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Farmers Rally Against Plan to Expand Toland Dump

Sanitation: Nearby residents form group to fight the project, which they believe will hurt agriculture. But proposal is expected to be approved Thursday.


Fearing plans to expand the Toland Road Landfill near Santa Paula will hurt agriculture in the region, several dozen nearby farmers have formed a group to fight the proposal.

The group of more than 60 farmers has hired an attorney and plans to show up in force at Thursday's meeting of the Ventura Regional Sanitation District board of directors, where the project is expected to be approved.

Anita Nelson, who farms 52 acres of avocados, lemons and grapefruits about a quarter mile from the dump, said nearby residents had expected the district to reject the project. Instead, the board recently approved the proposal's environmental document, despite concluding that the project would worsen traffic and air quality in an area that already violates county standards.

"We have learned that landfills aren't good in anyone's backyard," said Nelson, a member of the group's steering committee. "It will be disastrous for agriculture surrounding the area."

Farmers fear an expanded landfill could contaminate ground water and increase traffic on the already-dangerous California 126, and that its dust could inhibit natural pest control methods.

But the district sees Toland, between Santa Paula and Fillmore, as the cheapest and most environmentally benign alternative to the Bailard Landfill in Oxnard, which is scheduled to close next year.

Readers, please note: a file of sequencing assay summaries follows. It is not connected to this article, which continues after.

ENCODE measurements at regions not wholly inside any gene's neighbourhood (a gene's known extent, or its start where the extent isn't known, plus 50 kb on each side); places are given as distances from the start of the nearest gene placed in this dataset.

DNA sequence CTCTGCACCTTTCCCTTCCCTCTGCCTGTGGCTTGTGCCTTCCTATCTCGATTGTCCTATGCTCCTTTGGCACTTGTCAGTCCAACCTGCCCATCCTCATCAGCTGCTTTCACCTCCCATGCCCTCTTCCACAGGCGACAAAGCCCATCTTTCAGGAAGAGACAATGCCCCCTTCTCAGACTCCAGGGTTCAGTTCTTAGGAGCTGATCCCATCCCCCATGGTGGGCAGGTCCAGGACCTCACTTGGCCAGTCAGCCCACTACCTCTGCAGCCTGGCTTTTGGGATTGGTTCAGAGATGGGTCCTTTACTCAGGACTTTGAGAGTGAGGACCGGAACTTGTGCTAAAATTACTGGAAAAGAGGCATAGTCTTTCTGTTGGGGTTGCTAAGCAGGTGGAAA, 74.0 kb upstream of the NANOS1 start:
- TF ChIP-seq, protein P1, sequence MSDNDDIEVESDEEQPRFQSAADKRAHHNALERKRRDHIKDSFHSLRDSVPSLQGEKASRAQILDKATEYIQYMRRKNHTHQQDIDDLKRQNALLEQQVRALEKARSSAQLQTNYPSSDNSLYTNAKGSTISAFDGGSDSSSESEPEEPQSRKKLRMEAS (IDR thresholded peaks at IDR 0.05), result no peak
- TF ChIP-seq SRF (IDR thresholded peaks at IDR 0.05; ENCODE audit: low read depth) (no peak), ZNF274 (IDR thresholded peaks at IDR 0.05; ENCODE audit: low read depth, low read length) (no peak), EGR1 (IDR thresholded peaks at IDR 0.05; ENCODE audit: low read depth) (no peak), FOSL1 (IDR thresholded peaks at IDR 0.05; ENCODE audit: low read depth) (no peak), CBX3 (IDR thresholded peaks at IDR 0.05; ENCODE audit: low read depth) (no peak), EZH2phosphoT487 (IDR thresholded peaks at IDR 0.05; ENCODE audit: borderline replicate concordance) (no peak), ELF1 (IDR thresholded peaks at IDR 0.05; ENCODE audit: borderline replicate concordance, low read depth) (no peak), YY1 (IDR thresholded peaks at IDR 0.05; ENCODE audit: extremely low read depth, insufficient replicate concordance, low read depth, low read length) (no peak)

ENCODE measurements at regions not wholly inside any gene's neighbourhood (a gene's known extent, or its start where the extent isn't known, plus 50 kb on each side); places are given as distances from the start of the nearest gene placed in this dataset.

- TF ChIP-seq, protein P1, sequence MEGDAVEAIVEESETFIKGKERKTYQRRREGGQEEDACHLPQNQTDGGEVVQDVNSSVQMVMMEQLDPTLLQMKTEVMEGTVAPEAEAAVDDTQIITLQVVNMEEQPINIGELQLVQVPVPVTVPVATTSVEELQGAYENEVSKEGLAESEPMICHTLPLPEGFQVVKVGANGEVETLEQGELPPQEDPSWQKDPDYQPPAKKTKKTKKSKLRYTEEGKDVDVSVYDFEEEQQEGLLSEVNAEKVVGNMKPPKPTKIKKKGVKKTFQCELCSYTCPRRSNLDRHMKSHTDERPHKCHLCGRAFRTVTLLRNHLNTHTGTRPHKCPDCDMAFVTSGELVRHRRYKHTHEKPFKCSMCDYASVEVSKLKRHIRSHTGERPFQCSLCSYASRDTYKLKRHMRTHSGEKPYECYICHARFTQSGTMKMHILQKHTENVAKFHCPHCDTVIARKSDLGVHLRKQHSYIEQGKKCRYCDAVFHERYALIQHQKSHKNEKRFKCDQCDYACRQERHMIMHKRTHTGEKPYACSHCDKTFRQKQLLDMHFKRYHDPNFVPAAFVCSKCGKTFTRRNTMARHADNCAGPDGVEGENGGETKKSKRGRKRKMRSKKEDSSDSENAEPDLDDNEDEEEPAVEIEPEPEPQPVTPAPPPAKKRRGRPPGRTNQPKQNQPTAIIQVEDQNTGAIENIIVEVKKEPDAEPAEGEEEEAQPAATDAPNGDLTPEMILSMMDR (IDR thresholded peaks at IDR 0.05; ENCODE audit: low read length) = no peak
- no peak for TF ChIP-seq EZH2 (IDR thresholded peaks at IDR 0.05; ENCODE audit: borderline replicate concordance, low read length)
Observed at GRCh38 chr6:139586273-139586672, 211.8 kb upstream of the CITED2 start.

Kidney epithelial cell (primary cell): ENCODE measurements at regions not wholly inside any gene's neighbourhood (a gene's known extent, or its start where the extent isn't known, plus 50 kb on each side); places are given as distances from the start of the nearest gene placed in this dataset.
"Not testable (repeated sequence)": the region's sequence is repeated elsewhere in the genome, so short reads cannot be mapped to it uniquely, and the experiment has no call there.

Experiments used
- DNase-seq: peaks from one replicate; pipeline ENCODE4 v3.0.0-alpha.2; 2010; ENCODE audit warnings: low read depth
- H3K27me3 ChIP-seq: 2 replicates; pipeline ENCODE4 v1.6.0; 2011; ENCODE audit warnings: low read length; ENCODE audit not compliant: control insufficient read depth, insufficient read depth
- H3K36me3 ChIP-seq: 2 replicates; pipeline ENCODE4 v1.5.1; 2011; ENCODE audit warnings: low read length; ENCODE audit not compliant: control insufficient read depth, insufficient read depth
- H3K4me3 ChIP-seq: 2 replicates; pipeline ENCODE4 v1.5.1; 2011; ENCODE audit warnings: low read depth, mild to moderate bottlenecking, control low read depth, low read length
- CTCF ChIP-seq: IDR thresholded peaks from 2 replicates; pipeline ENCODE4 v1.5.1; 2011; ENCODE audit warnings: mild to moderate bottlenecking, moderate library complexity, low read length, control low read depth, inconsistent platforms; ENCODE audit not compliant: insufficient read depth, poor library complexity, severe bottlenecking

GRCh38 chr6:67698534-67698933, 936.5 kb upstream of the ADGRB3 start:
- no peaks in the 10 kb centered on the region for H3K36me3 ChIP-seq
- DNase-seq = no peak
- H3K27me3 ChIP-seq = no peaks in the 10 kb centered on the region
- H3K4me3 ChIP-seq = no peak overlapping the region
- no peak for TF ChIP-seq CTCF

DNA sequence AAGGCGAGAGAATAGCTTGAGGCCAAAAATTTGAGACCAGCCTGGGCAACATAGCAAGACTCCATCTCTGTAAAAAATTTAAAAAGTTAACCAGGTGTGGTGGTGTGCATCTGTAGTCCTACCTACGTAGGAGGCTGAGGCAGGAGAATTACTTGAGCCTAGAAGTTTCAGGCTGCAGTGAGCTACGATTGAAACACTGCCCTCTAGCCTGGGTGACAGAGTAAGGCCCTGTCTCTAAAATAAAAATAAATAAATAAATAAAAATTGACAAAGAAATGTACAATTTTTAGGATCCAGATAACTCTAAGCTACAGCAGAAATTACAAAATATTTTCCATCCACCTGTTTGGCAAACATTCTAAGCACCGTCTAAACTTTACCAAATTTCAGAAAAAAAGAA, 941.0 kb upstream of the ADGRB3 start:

Toland is presently a regional landfill that accepts 130 tons of trash a day from Fillmore and Santa Paula. The expansion would mean as much as 1,500 tons of trash a day coming to the dump from throughout the west county.

Trash would be piled 200 feet higher than it is today, but officials say they are simply filling in a canyon rather than creating a trash mountain.

Dumping fees are estimated to drop from Bailard's $33 a ton to a range of $18-$23 a ton.

Ed McCombs, district general manager, said the board will endorse a plan on Thursday that cuts the anticipated vehicle trips to the site from a "worst-case" 450 a day to 210. That would be done by using larger trucks capable of carrying three times as much waste as a conventional garbage truck. Presently, about 70 vehicles head to the landfill daily.

"What it means is that with fewer trucks, there is less traffic, and that generates less air pollution and less noise," McCombs said.

Hauling trash to alternative sites that are farther away would cause more pollution than Toland, he said.

McCombs expects both the county Planning Commission and county Board of Supervisors to approve the project in April.

Meanwhile, Nelson is aware her group faces a tough battle to oppose the landfill. The region lacks political clout in comparison to the large communities that need a place to put their trash, she notes--a conclusion illustrated by the board's approval of the $1.3-million environmental document, despite its acknowledged problems.

"We really felt it would protect us and it hasn't, because it's a biased document," Nelson said. "Our agricultural viability in the Santa Clara Valley is up for grabs."

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